Wall Street Journal on Lawsuit Funding – Same Old Arguments

A Wall Street Journal article today reports on the pre settlement funding industry. Much of the article revolves around the “costs” of lawsuit funding and how it is unfair to consumers. These arguments have been made since the first lawsuit cash advance businesses emerged over 15 years ago. Since that time, lawsuit funding operators have helped hundreds of thousands of people with immediate liquidity needs. The industry thrives because it serves a legitimate need in the marketplace.

We regularly post about opponents’ fairness arguments. And history has no shortage of people, supposedly without an agenda, loudly demanding fairness in an unfair world. Ultimately however, fairness is a subjective concept. What makes sense for one person, may not make sense for another. This is simply the way the world works.

The purpose of this post is respond to these arguments made by people supposedly saving consumers from themselves. As long as the attacks keep getting published, these posts will continue.

Pre Settlement Case Funding Costs

“The interest rates are ridiculous,” said Louisiana Republican Sen. Dan Claitor, about lawsuit funding. Although a politician, he is not lying. He is simply offering an opinion on the “cost” of lawsuit funding. The charged “rates” (sometimes referred to as “use fees”) for lawsuit funding transactions are usually higher than:


  • Bank loans on homes, car loans or any other “secured” debt.
  • Sometimes, but NOT ALWAYS, credit card cash advances.
  • A personal loan from a family member.


Rational market participants would undoubtedly pursue any of the above as a “fix” for their liquidity needs if they were available. Unfortunately, pre settlement loan customers normally do not have the ability to secure funds from these sources.

Lawsuit funding serves this market – the people who cannot, for some reason or another, access money with terms some random Senator deems “fair”.

And what is “fair”? According to our esteemed representative, “fair” equals 21% and 36% a year according to the article citing provisions contained in the Senator’s proposed Bill on the subject. Still far in excess of home or car loans.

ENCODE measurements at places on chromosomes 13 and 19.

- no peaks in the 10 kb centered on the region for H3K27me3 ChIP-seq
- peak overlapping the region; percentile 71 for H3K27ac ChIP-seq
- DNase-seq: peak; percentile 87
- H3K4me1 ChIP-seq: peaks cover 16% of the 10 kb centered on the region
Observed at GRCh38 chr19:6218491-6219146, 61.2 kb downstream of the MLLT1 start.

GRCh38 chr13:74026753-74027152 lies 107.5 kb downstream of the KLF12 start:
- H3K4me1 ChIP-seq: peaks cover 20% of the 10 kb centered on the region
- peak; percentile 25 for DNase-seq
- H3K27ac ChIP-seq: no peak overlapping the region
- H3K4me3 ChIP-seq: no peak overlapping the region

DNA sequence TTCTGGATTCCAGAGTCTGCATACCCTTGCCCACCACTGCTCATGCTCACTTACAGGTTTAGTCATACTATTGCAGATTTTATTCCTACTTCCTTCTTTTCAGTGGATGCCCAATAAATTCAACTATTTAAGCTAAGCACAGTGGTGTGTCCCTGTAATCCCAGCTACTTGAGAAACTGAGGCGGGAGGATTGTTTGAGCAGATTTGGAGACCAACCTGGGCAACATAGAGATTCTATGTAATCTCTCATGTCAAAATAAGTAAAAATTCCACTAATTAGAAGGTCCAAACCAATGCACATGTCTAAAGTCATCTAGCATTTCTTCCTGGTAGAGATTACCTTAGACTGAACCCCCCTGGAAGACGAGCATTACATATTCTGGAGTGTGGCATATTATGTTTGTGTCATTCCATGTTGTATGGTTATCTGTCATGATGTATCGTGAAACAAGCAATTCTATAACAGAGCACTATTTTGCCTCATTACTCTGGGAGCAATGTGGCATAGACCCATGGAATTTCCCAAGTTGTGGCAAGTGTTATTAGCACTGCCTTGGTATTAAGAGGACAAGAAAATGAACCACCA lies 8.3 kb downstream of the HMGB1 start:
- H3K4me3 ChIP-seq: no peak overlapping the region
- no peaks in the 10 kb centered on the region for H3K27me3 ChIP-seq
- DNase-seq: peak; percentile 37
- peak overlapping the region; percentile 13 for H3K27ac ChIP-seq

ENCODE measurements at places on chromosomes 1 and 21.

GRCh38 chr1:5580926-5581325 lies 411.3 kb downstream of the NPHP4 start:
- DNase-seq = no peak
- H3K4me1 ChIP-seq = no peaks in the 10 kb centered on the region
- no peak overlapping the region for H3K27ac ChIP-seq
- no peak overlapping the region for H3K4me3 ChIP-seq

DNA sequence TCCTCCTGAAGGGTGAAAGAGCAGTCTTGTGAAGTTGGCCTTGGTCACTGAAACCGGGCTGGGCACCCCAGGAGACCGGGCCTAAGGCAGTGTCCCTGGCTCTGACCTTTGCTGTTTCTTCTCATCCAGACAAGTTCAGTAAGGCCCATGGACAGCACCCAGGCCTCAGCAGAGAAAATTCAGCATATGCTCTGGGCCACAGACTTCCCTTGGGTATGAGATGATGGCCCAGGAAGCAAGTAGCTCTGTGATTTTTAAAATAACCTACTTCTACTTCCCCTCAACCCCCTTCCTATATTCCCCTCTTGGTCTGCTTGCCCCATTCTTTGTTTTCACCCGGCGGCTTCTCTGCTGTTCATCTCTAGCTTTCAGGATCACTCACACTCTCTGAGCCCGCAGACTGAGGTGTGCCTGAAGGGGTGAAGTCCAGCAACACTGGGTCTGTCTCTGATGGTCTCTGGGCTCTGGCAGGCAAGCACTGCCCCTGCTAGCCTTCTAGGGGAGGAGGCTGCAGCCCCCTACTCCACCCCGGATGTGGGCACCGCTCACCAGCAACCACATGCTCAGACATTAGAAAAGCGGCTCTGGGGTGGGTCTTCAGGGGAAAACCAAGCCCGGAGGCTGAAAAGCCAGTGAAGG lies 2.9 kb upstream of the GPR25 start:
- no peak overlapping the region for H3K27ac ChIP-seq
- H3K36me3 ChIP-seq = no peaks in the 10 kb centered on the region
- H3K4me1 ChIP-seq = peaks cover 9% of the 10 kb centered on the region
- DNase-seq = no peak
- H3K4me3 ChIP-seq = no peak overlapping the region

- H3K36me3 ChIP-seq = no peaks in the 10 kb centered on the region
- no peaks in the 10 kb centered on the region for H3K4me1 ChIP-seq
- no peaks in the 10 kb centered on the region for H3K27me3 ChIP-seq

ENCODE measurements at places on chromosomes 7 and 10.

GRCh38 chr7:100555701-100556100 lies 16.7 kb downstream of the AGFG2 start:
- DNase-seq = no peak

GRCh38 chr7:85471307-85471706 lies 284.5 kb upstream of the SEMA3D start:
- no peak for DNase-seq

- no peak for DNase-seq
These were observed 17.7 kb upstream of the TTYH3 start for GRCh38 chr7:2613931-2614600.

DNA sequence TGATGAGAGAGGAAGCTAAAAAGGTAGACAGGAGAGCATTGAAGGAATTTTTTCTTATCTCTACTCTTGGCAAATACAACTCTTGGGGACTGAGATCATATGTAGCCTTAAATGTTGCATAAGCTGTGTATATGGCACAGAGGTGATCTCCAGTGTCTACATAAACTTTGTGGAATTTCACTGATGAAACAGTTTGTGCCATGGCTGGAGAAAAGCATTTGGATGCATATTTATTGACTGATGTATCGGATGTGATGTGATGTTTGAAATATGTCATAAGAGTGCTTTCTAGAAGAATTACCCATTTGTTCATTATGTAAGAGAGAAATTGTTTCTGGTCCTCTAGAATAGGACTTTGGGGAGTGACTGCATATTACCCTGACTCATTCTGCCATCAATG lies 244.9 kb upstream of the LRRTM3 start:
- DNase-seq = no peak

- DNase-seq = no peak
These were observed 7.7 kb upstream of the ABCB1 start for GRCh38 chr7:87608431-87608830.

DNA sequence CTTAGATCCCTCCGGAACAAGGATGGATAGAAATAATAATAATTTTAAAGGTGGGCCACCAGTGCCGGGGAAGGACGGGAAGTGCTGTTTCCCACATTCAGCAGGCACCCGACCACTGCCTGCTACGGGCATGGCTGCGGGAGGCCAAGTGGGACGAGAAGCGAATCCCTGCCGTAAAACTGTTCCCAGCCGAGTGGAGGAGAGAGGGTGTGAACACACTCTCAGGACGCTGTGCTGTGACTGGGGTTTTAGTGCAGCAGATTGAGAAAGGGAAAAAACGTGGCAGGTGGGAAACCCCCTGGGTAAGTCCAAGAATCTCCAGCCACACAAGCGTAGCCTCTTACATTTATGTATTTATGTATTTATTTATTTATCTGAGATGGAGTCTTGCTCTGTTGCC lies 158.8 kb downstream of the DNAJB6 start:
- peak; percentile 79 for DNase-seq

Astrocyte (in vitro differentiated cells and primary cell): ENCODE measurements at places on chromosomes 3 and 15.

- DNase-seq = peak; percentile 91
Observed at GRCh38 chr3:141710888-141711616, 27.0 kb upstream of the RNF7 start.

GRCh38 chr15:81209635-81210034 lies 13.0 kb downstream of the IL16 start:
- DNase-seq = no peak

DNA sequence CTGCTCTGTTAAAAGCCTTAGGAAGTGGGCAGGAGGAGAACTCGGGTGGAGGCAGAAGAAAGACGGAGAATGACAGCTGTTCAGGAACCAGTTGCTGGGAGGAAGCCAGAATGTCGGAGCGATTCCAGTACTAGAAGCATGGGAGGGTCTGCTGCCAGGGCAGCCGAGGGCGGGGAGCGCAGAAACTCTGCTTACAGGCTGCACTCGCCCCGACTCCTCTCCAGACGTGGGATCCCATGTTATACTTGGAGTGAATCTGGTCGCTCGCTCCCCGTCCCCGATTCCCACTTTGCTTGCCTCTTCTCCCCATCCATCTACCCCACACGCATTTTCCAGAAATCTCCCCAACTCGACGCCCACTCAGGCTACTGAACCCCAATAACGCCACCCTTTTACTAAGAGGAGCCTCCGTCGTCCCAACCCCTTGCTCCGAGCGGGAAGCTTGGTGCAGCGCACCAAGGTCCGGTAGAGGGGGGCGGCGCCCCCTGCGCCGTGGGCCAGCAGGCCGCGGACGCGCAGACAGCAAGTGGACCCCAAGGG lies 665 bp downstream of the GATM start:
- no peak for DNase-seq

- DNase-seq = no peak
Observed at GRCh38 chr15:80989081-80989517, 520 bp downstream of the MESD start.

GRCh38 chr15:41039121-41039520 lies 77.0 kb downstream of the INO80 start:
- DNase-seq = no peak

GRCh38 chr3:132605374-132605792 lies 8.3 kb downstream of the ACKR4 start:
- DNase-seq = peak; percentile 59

Cost of Money and Other Line Items

Opponents make it seem as though litigation finance is akin to loan sharking with obscene, tax-free profits. But that is simply not the reality. Lawsuit funding operations make a profit, but also have the same expenses as other legitimate businesses such has taxes, advertising, etc.

So what goes into the pricing of lawsuit loans? Why are the costs so “high”? collection laws in California¬†

For lawsuit funding enterprises, the costs are the usually salaried professionals and support staff, rent, advertising, losses, etc. And since the product the customer is seeking is currency itself, the cost of money is also a “line item” that must be factored in.

Lawsuit funders, unlike some banking establishments, do not have the ability to print money and lend it out at interest. Instead they must borrow the money from themselves or third parties. At the business’ inception, the money which constituted the bulk of lawsuit cash advances was first borrowed from hedge funds. These hedge funds demanded far more in earned interest than those companies lending on mortgages for example. That cost was passed on to the consumer. This is normal business practice and we see it every day for every product or service the market consumes.

In fact, the pricing has actually come down in recent years.

All and all, this was and is a good thing. For lawsuit settlement funding, the market saw a need, and entrepreneurs filled it. The fact that consumers took advantage of the offering simply confirmed there was a legitimate need and that need was adequately met. Who but the consumers themselves can know what is best for them?

The Effect of Capping Costs

When we discuss a cap on charges “to protect the consumer”, we can logically predict the outcome. Government meddling in an otherwise free market always throws a wrench in the pricing mechanism. From these distortions emerge winners and losers. Perhaps you can guess who the ultimate losers usually are.

So while capping charges may very well afford certain individuals a better deal on their advance. Many more will not be helped simply because the business cannot justify additional risk at those price levels.

For example, when an applicant requests money for his lawsuit in advance, he is required to provide pertinent information about the case. Relevant documentation is then requested from the applicant’s attorney. Often, the requested paperwork is not in the attorney’s possession, especially if the case is fairly new. Requests for funding are routinely denied because the necessary paperwork is not provided.

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